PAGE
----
The Pre-Trial Chamber (PTC) Tells Defense Teams to Cool Their Heels
The battle of Joint Criminal Enterprise (JCE) rages on at the ECCC. As was previously discussed in this forum, the PTC has been awash with a variety of arguments of whether the ICTY-created judicial doctrine known as JCE should apply to the cases presently before the ECCC. It was also noted that the prosecution has built their cases against the five accused currently in detention based upon the application of JCE.
The defense came to a slow start on this matter with the Ieng Sary team filing an appeal against the application of JCE by the ECCC just to have it rejected. This time the remaining defense teams (the Ieng Thirith, the Khieu and the Noun teams) joined forces to intervene in what they described as "The Application of the Theory of JCE". The teams recognized the absence of the right to intervene in another accused's case, however, they put forward arguments of an existing interest common to all cases currently pending before the ECCC. The PTC reiterating its arguments in the decision of a motion to intervene of the Ieng Sary team to the effect denied the motion. The Chamber concluded that "its consideration in its Decision on Ieng Sary's request apply and that there are no compelling grounds for reaching a different conclusion in the current request that have been put forward". The Chamber also pointed out that each of the appellants would have their own chance to appeal the matter once their client's case is being adjudicated.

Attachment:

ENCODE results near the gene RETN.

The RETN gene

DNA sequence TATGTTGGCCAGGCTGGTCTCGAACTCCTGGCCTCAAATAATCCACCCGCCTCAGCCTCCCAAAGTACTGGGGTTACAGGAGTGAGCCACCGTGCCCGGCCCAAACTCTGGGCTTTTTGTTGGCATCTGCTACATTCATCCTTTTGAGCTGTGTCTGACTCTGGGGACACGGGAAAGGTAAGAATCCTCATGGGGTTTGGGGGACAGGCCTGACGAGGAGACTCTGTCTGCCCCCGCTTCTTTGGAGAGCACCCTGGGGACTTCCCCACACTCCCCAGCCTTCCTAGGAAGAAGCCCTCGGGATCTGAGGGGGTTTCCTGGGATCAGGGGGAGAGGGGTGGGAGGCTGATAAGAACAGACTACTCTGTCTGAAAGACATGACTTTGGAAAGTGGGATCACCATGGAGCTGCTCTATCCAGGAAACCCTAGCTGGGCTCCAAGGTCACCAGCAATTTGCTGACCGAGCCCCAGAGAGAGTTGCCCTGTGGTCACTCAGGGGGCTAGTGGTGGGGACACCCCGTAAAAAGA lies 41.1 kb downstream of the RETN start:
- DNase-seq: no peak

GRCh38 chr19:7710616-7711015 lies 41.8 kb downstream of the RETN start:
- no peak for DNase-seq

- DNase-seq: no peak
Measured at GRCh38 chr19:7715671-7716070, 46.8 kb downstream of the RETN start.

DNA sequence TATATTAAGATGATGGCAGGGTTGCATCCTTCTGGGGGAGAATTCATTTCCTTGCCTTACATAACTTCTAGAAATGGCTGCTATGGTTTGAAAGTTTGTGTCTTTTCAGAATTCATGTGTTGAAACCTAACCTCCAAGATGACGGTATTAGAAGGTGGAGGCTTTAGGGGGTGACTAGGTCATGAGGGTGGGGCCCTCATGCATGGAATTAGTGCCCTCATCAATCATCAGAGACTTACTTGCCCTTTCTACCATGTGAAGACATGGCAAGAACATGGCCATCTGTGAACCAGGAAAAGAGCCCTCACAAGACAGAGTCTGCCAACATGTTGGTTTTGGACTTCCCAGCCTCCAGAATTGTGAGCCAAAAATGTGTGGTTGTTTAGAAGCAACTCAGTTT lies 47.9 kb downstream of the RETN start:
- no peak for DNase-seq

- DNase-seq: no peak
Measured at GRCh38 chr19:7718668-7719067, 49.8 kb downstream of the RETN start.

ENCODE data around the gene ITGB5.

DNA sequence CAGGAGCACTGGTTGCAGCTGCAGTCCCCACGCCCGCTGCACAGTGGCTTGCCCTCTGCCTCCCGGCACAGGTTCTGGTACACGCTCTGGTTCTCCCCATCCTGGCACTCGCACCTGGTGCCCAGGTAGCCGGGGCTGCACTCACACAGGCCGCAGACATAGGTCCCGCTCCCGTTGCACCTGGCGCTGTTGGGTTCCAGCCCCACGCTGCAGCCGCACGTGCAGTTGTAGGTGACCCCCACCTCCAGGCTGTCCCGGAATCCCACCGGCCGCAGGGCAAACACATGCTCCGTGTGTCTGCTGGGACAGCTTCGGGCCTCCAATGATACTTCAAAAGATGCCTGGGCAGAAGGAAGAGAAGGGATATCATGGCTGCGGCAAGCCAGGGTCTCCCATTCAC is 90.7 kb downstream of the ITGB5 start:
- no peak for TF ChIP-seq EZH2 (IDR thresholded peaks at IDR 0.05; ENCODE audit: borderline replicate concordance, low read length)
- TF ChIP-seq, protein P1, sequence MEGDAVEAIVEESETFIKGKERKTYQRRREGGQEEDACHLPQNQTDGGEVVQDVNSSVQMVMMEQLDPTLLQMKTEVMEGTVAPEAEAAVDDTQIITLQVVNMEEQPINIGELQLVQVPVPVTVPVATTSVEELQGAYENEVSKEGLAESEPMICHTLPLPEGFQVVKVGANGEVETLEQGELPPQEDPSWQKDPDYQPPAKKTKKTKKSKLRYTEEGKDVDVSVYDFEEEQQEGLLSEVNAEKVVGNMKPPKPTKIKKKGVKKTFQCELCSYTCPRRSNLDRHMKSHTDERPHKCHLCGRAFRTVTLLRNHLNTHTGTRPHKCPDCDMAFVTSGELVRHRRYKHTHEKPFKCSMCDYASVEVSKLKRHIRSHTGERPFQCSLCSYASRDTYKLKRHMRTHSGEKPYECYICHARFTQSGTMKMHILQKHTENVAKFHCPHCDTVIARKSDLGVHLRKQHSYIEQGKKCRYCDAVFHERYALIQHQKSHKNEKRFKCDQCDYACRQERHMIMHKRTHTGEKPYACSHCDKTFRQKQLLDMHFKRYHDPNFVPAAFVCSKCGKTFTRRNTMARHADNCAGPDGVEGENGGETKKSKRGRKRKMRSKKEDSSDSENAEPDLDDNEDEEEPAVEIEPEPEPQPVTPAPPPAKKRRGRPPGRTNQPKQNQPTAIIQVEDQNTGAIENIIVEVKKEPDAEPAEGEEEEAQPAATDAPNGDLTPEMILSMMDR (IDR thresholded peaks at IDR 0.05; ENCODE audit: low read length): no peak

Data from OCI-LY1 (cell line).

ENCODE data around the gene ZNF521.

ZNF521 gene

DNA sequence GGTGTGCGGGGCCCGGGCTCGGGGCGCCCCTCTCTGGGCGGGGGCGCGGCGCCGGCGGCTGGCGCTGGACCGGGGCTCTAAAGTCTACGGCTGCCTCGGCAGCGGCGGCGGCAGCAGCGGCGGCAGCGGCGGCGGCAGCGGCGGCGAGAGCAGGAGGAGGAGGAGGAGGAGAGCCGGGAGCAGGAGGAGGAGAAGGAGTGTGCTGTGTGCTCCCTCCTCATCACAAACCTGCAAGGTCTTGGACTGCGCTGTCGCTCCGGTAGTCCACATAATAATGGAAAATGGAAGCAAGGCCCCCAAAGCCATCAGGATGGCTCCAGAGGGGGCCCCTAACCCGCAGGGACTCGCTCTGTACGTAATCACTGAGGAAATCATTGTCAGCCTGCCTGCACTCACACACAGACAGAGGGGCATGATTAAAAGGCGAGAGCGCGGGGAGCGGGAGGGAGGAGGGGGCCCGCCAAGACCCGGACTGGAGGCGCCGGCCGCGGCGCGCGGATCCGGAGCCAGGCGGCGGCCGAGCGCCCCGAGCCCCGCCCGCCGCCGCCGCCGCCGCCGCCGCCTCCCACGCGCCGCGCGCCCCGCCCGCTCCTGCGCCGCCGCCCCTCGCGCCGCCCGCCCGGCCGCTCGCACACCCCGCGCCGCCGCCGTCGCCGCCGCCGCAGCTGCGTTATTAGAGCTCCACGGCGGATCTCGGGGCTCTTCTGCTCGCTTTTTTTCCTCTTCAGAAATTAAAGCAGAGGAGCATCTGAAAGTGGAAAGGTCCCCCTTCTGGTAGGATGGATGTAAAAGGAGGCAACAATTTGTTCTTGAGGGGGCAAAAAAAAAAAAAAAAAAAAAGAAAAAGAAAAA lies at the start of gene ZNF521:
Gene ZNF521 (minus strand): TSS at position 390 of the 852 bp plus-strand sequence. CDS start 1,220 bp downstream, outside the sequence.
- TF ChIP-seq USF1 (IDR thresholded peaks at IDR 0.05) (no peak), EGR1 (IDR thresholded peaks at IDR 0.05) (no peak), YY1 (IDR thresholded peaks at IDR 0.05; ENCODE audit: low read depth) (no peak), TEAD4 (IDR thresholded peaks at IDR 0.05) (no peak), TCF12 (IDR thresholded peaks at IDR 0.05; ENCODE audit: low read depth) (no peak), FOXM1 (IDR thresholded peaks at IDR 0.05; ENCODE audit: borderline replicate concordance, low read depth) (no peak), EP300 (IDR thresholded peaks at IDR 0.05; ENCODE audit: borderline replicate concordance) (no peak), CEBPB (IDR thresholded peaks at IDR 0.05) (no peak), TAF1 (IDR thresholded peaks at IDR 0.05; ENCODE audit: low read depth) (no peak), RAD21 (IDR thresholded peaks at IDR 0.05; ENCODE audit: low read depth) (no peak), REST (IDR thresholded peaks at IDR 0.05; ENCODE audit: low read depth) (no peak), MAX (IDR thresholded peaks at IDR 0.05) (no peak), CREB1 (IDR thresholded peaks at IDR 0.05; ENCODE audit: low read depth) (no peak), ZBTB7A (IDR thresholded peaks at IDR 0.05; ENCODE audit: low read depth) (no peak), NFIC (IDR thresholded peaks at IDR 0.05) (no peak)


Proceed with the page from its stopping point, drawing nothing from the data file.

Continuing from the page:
Why would the defense think that this promise of a day in court on JCE is not good enough? There is one reason for it. The PTC itself inadvertently enunciated this reason while justifying its instant decision:
"The Pre-Trial Chamber notes [...] that it is inherent to court where several proceedings are pending that a decision in one case on a legal issue will guide the court in future similar cases where no new circumstances or arguments are raised".
The foregoing is exactly what the defense teams are worried about regarding the application of JCE: once the Court formulates its position on the question of the content and application of JCE it will be too late for the subsequent defense teams to try to change the Court's position on it as the matter is likely to be presented by the Court as a fait accompli. Therefore, what better time to participate in helping the Court make up its mind about JCE than now when it is being discussed in substance and detail for the first and, perhaps, last time? The defense teams might have had a feeling that the Court would shape its position on JCE in Kaing and continue applying that position to all subsequent proceedings. Back then they had a feeling, now they know exactly what will transpire due to the highly instructive nature of the PTC's aforementioned statement.